Kyle Crick, RP, San Francisco Giants
Season stats: 1.57 ERA, 68.2 IP, 48 H, 39 BB, 95 K in 14 starts

Crick (pictured) was the top-ranked Giants prospect coming into the season, according to Baseball Prospectus, although that doesn’t say much considering how weak the farm system has been viewed over the past few years. But despite missing some time due to an oblique injury early in the season, he’s shown plenty in the hitter-friendly California League and should find himself on most offseason rankings of the top 100 prospects in baseball.

Since returning in late June, the 20-year-old has allowed just 11 earned runs in 59 innings (1.68 ERA) with 30 walks and 83 strikeouts. He’s recorded double-digit strikeouts five times, including in his last start on August 29th (7 IP, 0 R, 2 H, 0 BB, 11 K). He’ll likely begin the 2014 season in Double-A and could push for a big league promotion by midseason. 



Damien Magnifico, SP, Milwaukee Brewers
Season stats: 4.57 ERA, 80.2 IP, 83 H, 41 BB, 63 K (HiA/LoA) 

He has the perfect name and the triple-digit fastball to end up as a late-inning relief specialist in the future. For now, the Brewers are having him start so he can develop some of his weak secondary offerings, which would make him a more effective relief pitcher in the future. 

Results have been mixed, although mostly poor since a June promotion to High-A Brevard County. For the most part, the 22-year-old right-hander had done well when limited to two innings or less (7 IP, 0 ER, 4 H, 4 BB, 5 K) before his last outing on September 1st when he allowed three earned runs on two hits and four walks in just one inning of work. 

Magnifico remains a work in progress, although it’s likely they’ll unleash him in a full-time bullpen role within the next year or two in hopes that his work as a starter will have helped.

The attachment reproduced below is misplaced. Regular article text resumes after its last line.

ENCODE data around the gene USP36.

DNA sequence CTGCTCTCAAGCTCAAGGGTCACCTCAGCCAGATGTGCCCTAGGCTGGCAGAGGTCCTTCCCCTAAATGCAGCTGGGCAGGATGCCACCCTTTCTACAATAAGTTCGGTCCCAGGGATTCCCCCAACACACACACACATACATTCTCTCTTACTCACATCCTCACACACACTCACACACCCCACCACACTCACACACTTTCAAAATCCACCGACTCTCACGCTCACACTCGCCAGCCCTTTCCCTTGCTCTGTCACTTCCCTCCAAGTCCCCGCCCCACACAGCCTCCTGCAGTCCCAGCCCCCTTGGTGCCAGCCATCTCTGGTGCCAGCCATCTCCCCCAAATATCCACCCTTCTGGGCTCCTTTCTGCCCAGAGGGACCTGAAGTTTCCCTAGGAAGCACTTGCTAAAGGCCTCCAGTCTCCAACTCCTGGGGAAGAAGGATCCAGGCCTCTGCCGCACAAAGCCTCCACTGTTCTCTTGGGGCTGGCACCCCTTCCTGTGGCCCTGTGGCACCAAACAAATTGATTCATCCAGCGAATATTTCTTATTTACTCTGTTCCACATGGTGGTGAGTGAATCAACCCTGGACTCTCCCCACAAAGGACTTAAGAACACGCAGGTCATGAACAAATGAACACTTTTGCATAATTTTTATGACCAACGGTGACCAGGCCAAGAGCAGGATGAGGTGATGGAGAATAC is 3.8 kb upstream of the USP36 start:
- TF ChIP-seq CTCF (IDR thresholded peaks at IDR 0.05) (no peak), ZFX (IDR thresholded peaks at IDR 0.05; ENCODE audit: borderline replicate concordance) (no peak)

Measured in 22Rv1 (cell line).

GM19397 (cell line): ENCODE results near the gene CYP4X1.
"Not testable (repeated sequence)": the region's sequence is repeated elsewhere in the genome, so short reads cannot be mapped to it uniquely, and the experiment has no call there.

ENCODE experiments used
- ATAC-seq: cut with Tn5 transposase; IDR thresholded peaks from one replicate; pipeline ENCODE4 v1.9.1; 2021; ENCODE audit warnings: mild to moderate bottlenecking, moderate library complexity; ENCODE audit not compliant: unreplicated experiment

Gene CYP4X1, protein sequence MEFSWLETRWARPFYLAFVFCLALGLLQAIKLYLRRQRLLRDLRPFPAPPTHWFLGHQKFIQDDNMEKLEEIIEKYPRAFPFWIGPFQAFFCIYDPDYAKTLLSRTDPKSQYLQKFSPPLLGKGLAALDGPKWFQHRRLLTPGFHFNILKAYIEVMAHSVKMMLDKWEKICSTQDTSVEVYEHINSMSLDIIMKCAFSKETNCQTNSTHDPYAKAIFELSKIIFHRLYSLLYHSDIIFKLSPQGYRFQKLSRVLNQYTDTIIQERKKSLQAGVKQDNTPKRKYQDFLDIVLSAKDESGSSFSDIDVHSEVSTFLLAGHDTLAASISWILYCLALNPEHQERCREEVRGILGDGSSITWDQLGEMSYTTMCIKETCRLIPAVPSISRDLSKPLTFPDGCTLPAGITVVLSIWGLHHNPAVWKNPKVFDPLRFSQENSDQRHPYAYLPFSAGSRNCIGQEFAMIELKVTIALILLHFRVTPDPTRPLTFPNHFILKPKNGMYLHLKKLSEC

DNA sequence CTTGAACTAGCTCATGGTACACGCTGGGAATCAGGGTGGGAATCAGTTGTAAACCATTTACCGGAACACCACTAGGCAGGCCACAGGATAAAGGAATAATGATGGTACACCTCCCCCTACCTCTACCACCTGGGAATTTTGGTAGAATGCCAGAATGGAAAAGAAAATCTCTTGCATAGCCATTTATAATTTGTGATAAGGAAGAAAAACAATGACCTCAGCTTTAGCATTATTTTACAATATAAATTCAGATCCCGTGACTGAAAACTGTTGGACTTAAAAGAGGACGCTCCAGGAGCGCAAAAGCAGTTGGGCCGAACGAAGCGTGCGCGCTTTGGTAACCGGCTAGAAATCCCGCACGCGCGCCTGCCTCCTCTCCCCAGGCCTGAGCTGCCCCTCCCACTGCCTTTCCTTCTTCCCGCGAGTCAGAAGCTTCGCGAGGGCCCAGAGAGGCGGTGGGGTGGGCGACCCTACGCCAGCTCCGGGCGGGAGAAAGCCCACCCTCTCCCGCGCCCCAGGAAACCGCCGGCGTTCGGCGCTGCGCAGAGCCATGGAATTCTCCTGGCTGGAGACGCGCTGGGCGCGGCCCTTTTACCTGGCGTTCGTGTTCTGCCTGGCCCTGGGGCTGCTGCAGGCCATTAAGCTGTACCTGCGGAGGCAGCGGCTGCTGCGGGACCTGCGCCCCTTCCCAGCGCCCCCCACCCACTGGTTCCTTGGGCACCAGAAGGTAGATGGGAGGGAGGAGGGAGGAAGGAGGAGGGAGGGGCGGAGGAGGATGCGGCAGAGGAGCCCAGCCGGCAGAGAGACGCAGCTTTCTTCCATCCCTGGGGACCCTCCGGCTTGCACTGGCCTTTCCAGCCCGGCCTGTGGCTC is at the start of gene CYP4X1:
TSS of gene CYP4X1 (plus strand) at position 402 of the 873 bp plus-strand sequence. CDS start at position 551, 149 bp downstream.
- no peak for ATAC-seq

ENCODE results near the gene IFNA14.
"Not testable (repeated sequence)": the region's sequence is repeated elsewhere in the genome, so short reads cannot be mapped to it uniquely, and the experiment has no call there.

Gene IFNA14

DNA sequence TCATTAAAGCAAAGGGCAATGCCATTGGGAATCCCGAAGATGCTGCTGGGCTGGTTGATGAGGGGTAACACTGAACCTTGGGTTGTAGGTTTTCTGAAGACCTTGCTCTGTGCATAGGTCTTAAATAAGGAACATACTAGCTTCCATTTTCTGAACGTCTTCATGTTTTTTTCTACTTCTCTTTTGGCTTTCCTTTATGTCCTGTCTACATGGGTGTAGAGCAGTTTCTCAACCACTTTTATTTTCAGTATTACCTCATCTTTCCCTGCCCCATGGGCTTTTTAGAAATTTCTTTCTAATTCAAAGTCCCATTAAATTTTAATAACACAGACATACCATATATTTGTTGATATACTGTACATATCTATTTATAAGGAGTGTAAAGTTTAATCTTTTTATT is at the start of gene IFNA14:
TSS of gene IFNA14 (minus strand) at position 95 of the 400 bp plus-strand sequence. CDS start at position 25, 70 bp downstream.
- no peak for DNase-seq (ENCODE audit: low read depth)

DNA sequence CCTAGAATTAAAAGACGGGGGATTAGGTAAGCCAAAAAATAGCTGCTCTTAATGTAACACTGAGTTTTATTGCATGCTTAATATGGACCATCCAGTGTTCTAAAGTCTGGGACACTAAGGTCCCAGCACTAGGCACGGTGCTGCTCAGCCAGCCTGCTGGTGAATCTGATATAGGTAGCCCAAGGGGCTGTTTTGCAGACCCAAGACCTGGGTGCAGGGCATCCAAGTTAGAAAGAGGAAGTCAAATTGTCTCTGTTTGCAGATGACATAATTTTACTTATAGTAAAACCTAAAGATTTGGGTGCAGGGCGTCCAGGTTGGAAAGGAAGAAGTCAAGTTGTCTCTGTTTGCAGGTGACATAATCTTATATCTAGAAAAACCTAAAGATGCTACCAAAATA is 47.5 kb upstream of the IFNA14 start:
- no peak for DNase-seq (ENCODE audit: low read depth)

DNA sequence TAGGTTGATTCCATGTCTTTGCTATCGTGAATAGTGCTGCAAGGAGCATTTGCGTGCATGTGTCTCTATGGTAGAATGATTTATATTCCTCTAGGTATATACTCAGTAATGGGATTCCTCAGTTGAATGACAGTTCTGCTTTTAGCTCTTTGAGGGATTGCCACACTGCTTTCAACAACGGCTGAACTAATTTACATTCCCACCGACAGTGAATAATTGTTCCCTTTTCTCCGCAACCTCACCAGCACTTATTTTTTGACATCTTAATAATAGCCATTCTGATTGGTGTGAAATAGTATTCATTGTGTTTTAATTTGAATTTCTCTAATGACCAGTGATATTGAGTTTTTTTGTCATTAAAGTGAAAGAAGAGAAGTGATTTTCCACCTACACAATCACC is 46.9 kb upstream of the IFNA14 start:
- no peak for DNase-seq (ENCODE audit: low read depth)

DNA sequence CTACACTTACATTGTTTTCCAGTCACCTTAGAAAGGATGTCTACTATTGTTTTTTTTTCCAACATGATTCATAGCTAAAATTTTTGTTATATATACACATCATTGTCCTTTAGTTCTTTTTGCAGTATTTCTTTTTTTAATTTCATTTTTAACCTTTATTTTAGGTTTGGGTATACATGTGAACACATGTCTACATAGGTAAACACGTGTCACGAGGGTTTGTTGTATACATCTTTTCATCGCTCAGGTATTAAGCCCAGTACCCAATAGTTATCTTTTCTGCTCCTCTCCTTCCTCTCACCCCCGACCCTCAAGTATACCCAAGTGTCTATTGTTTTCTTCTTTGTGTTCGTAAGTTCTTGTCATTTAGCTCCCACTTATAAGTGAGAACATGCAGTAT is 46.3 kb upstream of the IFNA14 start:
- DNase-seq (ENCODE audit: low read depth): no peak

Ismael Guillon, SP, Cincinnati Reds
Season stats: 4.75 ERA, 121.1 IP, 95 H, 95 BB, 134 K 

After a mostly disappointing season, Guillon is finally showing why the Reds added him to the 40-man roster prior to the season. He’s a long way from the majors, but he’s talented enough that some team may have taken a shot on him in the Rule 5 draft.

Heading into his start on July 29th, Guillon had a 6.37 ERA with 80 walks in 82 innings. Since then, the lefty out of Venezuela has allowed just six earned runs in 39.1 innings over a span of seven starts. The turnaround has been sparked by an improved command of the strike zone (18 BB), including only six walks in his last 24 innings pitched. 

Guillon has likely done enough to continue climbing the ladder, although he’ll need to continue throwing strikes or he won’t make it much further than High-A ball.



Austin Brice, SP, Miami Marlins
Season stats: 5.73 ERA, 113 IP, 118 H, 82 BB, 111 K 

Several Marlins pitching prospects have been impressive this season, giving the Marlins continued hope for a future filled with young talent at the big league level. While Brice was the seventh-ranked prospect coming into the season by Baseball Prospectus, he has not been amongst the group of pitchers to take a step forward in 2013. 

In fact, he’s gone backwards. Well, to be more specific, Brice has gone backwards and then forward and now backwards again. The 21-year-old appeared to have righted the ship with a strong string of starts July and August. But he hit a wall and has mostly struggled since the middle of last month.

After allowing nine runs (only one earned) and getting knocked out in the first inning on August 14th, he allowed six earned runs on 10 hits in his next start on August 19th. Following a solid start on August 24th, Brice gave up six earned runs on eight hits in only three innings in his last start.